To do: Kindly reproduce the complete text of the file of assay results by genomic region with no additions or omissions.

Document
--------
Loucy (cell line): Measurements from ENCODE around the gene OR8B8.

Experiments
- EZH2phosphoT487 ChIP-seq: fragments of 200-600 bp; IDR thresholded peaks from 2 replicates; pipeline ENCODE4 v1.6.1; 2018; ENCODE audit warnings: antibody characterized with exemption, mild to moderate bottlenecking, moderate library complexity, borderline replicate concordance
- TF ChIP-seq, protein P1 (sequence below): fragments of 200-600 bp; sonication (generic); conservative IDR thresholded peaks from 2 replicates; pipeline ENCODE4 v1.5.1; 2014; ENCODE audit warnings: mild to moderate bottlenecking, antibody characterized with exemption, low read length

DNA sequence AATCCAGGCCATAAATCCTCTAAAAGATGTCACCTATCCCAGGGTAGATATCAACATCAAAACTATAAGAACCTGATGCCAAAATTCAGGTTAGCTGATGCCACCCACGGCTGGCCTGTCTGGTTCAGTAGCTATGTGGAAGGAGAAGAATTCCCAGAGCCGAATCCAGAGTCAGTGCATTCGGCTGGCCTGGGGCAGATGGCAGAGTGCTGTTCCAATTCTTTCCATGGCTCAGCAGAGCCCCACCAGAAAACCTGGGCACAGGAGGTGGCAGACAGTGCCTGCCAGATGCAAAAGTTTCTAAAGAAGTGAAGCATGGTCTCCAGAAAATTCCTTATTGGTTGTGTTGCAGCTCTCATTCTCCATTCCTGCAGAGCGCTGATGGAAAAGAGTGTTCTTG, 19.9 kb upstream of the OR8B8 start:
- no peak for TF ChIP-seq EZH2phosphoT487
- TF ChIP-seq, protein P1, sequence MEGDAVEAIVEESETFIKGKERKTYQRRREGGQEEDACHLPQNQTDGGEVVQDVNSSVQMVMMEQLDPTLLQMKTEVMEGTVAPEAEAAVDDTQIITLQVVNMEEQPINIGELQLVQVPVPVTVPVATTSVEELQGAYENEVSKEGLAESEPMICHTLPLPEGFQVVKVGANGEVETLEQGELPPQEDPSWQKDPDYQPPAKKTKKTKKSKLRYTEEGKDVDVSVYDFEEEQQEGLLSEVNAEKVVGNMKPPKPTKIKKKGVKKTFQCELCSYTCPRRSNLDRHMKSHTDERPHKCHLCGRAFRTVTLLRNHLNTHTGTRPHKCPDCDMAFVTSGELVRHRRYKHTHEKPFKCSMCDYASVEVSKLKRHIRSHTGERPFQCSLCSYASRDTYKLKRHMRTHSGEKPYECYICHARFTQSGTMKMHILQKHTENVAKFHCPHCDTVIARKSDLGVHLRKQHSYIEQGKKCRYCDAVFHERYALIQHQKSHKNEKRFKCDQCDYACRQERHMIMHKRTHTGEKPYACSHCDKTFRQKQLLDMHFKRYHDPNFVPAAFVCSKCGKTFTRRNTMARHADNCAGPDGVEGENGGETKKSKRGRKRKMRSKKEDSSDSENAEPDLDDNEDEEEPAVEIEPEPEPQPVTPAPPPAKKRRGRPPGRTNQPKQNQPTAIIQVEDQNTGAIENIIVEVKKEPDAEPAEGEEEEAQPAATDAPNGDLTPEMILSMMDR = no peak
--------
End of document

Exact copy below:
Loucy (cell line): Measurements from ENCODE around the gene OR8B8.

Experiments
- EZH2phosphoT487 ChIP-seq: fragments of 200-600 bp; IDR thresholded peaks from 2 replicates; pipeline ENCODE4 v1.6.1; 2018; ENCODE audit warnings: antibody characterized with exemption, mild to moderate bottlenecking, moderate library complexity, borderline replicate concordance
- TF ChIP-seq, protein P1 (sequence below): fragments of 200-600 bp; sonication (generic); conservative IDR thresholded peaks from 2 replicates; pipeline ENCODE4 v1.5.1; 2014; ENCODE audit warnings: mild to moderate bottlenecking, antibody characterized with exemption, low read length

DNA sequence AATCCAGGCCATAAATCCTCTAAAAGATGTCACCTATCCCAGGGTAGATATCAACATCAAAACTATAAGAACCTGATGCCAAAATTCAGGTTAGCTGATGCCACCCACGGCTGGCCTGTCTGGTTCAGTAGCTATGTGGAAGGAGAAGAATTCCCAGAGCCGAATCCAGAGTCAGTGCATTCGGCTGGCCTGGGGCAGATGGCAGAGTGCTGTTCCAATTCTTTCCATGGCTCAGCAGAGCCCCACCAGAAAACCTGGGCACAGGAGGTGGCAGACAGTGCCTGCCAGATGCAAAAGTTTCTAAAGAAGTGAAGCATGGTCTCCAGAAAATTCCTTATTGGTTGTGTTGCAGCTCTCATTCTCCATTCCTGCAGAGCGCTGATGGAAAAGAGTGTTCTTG, 19.9 kb upstream of the OR8B8 start:
- no peak for TF ChIP-seq EZH2phosphoT487
- TF ChIP-seq, protein P1, sequence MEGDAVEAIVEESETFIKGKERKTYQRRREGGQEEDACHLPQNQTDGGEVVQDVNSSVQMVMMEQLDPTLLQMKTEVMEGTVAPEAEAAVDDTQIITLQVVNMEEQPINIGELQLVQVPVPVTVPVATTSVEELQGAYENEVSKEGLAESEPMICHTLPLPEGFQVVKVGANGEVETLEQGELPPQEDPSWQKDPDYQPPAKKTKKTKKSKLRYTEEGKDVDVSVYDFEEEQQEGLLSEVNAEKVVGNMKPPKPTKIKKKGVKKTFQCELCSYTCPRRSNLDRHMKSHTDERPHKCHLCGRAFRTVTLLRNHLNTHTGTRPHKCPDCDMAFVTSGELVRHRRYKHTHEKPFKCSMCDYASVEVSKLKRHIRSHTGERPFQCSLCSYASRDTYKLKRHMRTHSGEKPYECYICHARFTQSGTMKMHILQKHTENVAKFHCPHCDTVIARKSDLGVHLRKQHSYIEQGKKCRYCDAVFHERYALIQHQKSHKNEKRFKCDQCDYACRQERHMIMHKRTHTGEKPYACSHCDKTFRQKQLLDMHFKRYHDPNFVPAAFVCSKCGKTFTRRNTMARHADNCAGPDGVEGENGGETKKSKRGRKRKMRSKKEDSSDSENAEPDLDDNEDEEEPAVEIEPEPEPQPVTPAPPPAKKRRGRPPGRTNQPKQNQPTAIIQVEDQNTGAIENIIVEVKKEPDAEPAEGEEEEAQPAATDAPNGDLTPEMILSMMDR = no peak